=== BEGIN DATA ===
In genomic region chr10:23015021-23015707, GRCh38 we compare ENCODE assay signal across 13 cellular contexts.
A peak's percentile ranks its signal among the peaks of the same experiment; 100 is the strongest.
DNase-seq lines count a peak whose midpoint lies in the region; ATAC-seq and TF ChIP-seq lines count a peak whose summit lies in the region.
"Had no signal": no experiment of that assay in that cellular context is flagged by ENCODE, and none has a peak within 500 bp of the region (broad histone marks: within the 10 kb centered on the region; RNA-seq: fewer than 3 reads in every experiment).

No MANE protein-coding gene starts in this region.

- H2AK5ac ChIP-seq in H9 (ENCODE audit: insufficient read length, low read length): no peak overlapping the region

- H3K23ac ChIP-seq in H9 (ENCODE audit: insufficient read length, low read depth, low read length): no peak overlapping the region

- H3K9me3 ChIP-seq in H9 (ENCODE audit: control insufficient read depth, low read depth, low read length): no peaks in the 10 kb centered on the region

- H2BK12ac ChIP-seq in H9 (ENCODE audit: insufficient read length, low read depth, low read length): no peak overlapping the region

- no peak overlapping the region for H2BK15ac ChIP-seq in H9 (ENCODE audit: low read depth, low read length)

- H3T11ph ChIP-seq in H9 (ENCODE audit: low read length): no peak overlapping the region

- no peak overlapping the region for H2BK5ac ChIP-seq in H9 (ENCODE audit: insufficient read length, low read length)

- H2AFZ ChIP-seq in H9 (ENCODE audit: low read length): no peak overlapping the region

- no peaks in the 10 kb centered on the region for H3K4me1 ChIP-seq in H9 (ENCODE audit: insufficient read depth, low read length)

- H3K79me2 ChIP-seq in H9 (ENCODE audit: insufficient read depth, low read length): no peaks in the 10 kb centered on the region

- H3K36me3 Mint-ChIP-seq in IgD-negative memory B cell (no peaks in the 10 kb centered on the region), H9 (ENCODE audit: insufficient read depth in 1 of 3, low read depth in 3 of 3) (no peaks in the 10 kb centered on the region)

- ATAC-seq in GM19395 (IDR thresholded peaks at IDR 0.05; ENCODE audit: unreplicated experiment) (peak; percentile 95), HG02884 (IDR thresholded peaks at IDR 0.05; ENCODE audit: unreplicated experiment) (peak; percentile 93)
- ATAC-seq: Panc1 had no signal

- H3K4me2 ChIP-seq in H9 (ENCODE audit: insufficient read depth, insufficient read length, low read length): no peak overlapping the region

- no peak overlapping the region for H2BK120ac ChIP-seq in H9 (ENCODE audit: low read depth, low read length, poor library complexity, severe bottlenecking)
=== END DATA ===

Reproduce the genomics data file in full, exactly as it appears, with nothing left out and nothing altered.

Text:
In genomic region chr10:23015021-23015707, GRCh38 we compare ENCODE assay signal across 13 cellular contexts.
A peak's percentile ranks its signal among the peaks of the same experiment; 100 is the strongest.
DNase-seq lines count a peak whose midpoint lies in the region; ATAC-seq and TF ChIP-seq lines count a peak whose summit lies in the region.
"Had no signal": no experiment of that assay in that cellular context is flagged by ENCODE, and none has a peak within 500 bp of the region (broad histone marks: within the 10 kb centered on the region; RNA-seq: fewer than 3 reads in every experiment).

No MANE protein-coding gene starts in this region.

- H2AK5ac ChIP-seq in H9 (ENCODE audit: insufficient read length, low read length): no peak overlapping the region

- H3K23ac ChIP-seq in H9 (ENCODE audit: insufficient read length, low read depth, low read length): no peak overlapping the region

- H3K9me3 ChIP-seq in H9 (ENCODE audit: control insufficient read depth, low read depth, low read length): no peaks in the 10 kb centered on the region

- H2BK12ac ChIP-seq in H9 (ENCODE audit: insufficient read length, low read depth, low read length): no peak overlapping the region

- no peak overlapping the region for H2BK15ac ChIP-seq in H9 (ENCODE audit: low read depth, low read length)

- H3T11ph ChIP-seq in H9 (ENCODE audit: low read length): no peak overlapping the region

- no peak overlapping the region for H2BK5ac ChIP-seq in H9 (ENCODE audit: insufficient read length, low read length)

- H2AFZ ChIP-seq in H9 (ENCODE audit: low read length): no peak overlapping the region

- no peaks in the 10 kb centered on the region for H3K4me1 ChIP-seq in H9 (ENCODE audit: insufficient read depth, low read length)

- H3K79me2 ChIP-seq in H9 (ENCODE audit: insufficient read depth, low read length): no peaks in the 10 kb centered on the region

- H3K36me3 Mint-ChIP-seq in IgD-negative memory B cell (no peaks in the 10 kb centered on the region), H9 (ENCODE audit: insufficient read depth in 1 of 3, low read depth in 3 of 3) (no peaks in the 10 kb centered on the region)

- ATAC-seq in GM19395 (IDR thresholded peaks at IDR 0.05; ENCODE audit: unreplicated experiment) (peak; percentile 95), HG02884 (IDR thresholded peaks at IDR 0.05; ENCODE audit: unreplicated experiment) (peak; percentile 93)
- ATAC-seq: Panc1 had no signal

- H3K4me2 ChIP-seq in H9 (ENCODE audit: insufficient read depth, insufficient read length, low read length): no peak overlapping the region

- no peak overlapping the region for H2BK120ac ChIP-seq in H9 (ENCODE audit: low read depth, low read length, poor library complexity, severe bottlenecking)